Anthony Legon has made major contributions to our understanding of the nature of the hydrogen bond, especially the factors that control its directionality, its strength and the extent of proton transfer from the donor to the acceptor. He achieved this through novel applications of rotational spectroscopy. The culmination of a wide range of systematic investigations was a set of powerful and important generalisations, which provide the basis for the accepted model of this ubiquitous interaction.
Subsequently, he made pioneering studies of the halogen bond, a weak intermolecular linkage of increasing importance in chemistry, biology and materials science. By systematically investigating the way in which a Lewis base molecule (for example, ammonia, water or carbon monoxide) binds weakly to a halogen molecule such as fluorine, chlorine or bromine in the gas phase, he showed that there is a striking parallelism between the properties of hydrogen and halogen bonds, particularly in respect of their directionality and strength. Indeed, he established that the generalisations he enunciated earlier for the hydrogen bond also hold for the halogen bond.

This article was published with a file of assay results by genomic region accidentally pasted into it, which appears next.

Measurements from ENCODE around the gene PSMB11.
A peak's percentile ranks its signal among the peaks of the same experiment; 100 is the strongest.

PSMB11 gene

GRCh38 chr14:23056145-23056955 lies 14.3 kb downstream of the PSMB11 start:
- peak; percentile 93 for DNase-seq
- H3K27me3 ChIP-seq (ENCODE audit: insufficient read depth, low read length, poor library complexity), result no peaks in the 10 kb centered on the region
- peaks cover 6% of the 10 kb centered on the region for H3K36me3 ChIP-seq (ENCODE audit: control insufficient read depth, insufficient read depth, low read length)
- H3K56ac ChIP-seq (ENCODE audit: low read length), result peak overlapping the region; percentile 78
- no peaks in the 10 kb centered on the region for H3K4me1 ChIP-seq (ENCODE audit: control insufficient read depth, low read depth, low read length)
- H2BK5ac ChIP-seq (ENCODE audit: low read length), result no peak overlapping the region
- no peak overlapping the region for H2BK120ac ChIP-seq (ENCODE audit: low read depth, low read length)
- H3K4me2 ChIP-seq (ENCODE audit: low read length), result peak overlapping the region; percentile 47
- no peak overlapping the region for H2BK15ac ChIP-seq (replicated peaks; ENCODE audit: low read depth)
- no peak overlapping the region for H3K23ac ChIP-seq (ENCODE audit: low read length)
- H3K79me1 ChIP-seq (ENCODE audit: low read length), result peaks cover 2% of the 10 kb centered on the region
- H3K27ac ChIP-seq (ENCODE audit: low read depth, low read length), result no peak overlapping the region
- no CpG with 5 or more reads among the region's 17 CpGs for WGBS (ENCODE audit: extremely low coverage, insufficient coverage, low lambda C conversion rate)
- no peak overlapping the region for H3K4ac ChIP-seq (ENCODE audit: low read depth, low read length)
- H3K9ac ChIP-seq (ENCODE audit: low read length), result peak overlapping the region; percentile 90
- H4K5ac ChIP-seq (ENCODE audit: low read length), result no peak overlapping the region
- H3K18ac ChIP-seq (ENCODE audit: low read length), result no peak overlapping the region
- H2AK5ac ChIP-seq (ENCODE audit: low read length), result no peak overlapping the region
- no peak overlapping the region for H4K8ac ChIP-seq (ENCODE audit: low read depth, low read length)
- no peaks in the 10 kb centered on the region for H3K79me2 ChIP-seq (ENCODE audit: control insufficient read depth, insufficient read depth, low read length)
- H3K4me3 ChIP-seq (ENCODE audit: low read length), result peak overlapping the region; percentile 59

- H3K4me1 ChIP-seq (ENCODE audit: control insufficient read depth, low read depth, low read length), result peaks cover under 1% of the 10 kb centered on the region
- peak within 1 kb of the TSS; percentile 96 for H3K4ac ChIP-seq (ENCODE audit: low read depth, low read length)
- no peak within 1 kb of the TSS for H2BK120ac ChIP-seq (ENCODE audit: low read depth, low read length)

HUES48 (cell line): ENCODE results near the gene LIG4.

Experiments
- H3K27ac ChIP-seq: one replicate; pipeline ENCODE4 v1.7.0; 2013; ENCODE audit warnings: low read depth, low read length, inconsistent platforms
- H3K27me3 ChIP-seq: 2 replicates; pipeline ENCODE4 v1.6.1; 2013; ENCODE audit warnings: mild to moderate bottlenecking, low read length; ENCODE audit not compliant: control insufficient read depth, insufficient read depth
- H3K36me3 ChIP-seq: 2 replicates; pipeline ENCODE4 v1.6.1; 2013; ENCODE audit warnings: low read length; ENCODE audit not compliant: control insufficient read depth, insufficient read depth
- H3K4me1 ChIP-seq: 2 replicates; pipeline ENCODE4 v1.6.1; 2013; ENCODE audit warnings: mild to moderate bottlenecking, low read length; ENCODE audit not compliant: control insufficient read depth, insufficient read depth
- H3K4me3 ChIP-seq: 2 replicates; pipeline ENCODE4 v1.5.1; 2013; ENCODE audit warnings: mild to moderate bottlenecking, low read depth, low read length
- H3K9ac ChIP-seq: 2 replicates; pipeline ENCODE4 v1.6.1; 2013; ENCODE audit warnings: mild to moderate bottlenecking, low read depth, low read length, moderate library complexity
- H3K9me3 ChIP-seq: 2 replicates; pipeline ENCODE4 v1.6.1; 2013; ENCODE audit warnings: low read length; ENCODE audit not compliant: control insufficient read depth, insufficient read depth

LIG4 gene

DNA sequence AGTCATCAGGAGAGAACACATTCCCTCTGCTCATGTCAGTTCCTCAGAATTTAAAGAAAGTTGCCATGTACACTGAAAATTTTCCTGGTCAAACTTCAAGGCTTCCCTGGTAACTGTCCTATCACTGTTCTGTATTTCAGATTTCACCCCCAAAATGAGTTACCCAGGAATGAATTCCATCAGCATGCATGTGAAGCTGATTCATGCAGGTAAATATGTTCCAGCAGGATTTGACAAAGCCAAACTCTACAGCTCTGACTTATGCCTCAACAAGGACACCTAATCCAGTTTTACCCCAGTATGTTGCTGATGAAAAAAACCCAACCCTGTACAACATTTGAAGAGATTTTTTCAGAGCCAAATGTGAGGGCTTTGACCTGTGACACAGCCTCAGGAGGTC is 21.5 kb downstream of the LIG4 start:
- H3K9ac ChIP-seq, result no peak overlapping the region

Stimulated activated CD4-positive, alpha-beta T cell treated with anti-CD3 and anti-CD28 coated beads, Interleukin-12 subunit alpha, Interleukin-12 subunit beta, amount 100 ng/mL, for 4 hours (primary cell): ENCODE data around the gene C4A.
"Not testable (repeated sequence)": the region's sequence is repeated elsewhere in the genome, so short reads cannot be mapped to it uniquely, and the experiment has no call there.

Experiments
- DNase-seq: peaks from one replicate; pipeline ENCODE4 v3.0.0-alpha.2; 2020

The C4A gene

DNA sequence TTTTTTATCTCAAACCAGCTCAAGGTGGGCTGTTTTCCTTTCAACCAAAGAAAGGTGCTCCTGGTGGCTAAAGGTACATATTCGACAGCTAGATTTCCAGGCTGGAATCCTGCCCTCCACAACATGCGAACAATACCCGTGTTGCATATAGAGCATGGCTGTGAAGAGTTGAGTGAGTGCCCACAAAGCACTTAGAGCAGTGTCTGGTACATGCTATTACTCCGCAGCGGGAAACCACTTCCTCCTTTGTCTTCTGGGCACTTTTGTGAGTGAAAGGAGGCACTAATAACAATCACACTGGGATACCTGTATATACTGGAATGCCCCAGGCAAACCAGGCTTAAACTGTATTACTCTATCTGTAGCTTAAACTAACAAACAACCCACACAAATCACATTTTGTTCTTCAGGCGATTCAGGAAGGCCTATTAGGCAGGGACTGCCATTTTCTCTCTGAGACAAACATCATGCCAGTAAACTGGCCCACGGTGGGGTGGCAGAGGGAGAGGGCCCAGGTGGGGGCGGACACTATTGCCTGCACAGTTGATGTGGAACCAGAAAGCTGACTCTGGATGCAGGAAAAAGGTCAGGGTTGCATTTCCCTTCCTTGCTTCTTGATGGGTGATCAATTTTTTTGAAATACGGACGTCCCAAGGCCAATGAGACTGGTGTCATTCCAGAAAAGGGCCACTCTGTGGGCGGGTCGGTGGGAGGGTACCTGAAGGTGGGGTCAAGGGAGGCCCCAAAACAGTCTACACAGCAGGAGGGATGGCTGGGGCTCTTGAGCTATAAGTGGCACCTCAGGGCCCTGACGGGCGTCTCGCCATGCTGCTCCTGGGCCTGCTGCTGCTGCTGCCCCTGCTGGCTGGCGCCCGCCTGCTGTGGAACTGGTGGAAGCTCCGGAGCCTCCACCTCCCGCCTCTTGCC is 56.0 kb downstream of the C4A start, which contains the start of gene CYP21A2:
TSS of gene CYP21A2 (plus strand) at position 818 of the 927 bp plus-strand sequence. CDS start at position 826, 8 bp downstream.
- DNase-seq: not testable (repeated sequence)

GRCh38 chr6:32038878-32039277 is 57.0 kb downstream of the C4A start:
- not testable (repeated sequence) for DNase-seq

Interest and expertise
Public understanding of science
hydrogen bond, , halogen bond , other noncovalent interactions, rotational spectroscopy.